This Morning

This morning I am thinking about thinking.

This morning I am thinking about the brain like it’s a computer. (Which means that this morning, I’m right. Also that I got the idea from the author Myke Cole. On Twitter.) The brain can do almost limitless work, but it isn’t actually limitless: there are a finite number of thoughts that I can think in my lifetime. It’s a large number, an imponderably staggering number — but still finite. When I give my brain a chance, it can think of some excellent creations. But too much of the time, I decide that my brain is tired, and that it could use some downtime.

I don’t think my brain actually gets tired. I’m sure it runs out of resources, runs low on fuel and energy; but usually, I suspect that the issue is that I am tired of my brain, and I want it to stop. I want to shut it off. I try to sleep, and sometimes I fall asleep with no trouble, the brain flipping into Sleep mode with the press of a button, the closing of my eyes; but sometimes, it keeps going, trying to finish a particular thought-cycle; it is worst when that cycle gets stuck in a loop. Around my anxieties, usually. But just the fact that my brain can keep going even when my body and soul are entirely exhausted tells me: my brain doesn’t get tired. It’s a machine. It runs for as long as I keep it plugged in — and though I don’t remember my dreams, I have them, which means it keeps running even when I shut it down.

This morning I suspect that my brain is most insistent in those thought-cycles when I have not spent enough time paying attention to useful thoughts: when I have spent too much time wallowing in trash thoughts.

A computer is a powerful machine, but it is only as efficient and effective as its inputs: GIGO is the word, Garbage In, Garbage Out. (I learned that at summer camp when I was ten. I took a programming class. My summer camp was cool.) And my problem is that when I decide that my brain is tired, I input garbage so that the thoughts will become — less troubling, maybe? Less effective, certainly, in that the thoughts have less effect on me. I’m tired of thinking. I want to relax, and somehow, that has taken on the definition of “thinking about garbage.” So I watch TV, I play idiotic video games, I scroll through social media. Purposeless, but enjoyable. It feels relaxing.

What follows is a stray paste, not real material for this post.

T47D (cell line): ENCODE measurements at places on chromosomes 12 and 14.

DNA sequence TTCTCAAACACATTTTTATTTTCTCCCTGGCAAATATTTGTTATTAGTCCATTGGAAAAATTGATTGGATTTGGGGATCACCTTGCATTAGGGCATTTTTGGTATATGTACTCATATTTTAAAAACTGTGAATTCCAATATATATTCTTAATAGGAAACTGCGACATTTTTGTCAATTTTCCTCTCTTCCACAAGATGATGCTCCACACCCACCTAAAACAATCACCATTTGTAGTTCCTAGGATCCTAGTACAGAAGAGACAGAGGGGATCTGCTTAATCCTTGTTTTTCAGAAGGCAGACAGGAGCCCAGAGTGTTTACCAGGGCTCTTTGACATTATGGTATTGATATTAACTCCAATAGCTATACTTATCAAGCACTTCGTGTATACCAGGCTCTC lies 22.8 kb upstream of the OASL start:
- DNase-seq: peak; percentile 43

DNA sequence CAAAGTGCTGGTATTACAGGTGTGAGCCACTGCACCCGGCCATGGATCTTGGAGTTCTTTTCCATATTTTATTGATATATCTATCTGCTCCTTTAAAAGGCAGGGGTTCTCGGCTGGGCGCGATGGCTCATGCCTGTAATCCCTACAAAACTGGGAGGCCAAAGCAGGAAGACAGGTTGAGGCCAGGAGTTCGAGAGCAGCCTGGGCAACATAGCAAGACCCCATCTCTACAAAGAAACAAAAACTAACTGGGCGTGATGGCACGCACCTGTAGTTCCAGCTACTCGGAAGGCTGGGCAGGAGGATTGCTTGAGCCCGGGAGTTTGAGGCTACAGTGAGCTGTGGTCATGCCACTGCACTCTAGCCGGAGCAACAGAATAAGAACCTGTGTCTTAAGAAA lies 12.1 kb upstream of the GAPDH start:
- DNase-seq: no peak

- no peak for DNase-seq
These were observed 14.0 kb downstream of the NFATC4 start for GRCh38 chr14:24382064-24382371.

But this morning, I think these inputs are viruses. They put their own information into my brain-puter, (Compubrain? Combrainter? This is all bad. You know what I’m realizing this morning? “Computer” is an ugly word. “Brain” isn’t any better.) and then more often than not, my own thoughts, my own programs and content, get shunted aside in favor of the viral inputs. I get caught up in video games — “Just one more! Just one more!” — and I find myself wasting hours, staying up later and later, turning to the video games during the day even when I’m not tired of thinking. The same with the social media, which is simply an eternal scrawl, requiring an active decision to stop zombie-plodding through it, and while I’m taking in images and words, I’m not going to stop easily. Even if — especially if — they’re bad images and words, uninteresting ones, because then I keep seeking good posts, good information among the mounds and pools of shlock. The movies and TV are even more insidious, as they worm into my thought-files and corrupt them with their own information, so that my brain gets stuck making references to movies and TV, repeating lines and scenes and images and other bits of viral data. Then even my ideas replicate the viruses’ ideas: and that, I suspect, is why Hollywood has become so very good at remaking remakes and sequelling sequels.


This morning I’d like to say that I am going to stop watching TV and movies, and stop looking at social media, and stop playing video games. But I don’t want to lie. I’m not going to stop. Not only are they important to me — as downtime, which whether my brain needs it or not, the rest of me does, and I associate it with those things; though I may try some new kinds of downtime, like easy reading or writing, or listening to music while I drink wine, or something like that — but they are a part of my career, as social media is the best way to advertise as a self-published author, and also a part of my society, which is steeped in pop culture, and I want to stay connected and relevant. But I want to do some simple things that will mitigate the effects of these viral inputs, this malware. First, I will build firewalls: I will set limits as to when and how much I take in. Second, I will dedicate more time to using my computing cycles more productively; yesterday I spent my walk with my dogs thinking about things; last night I read; this morning I am writing. (I’m going to do it again tomorrow morning.)

I slept very well last night. I also took a splendid nap yesterday. So I’m thinking now that when I’m tired off thinking, I should sleep: and when I am not tired, I should keep thinking productively. My brain will keep running anyway; I’d rather it thought about truth and beauty, than about Candy Crush and reality shows.

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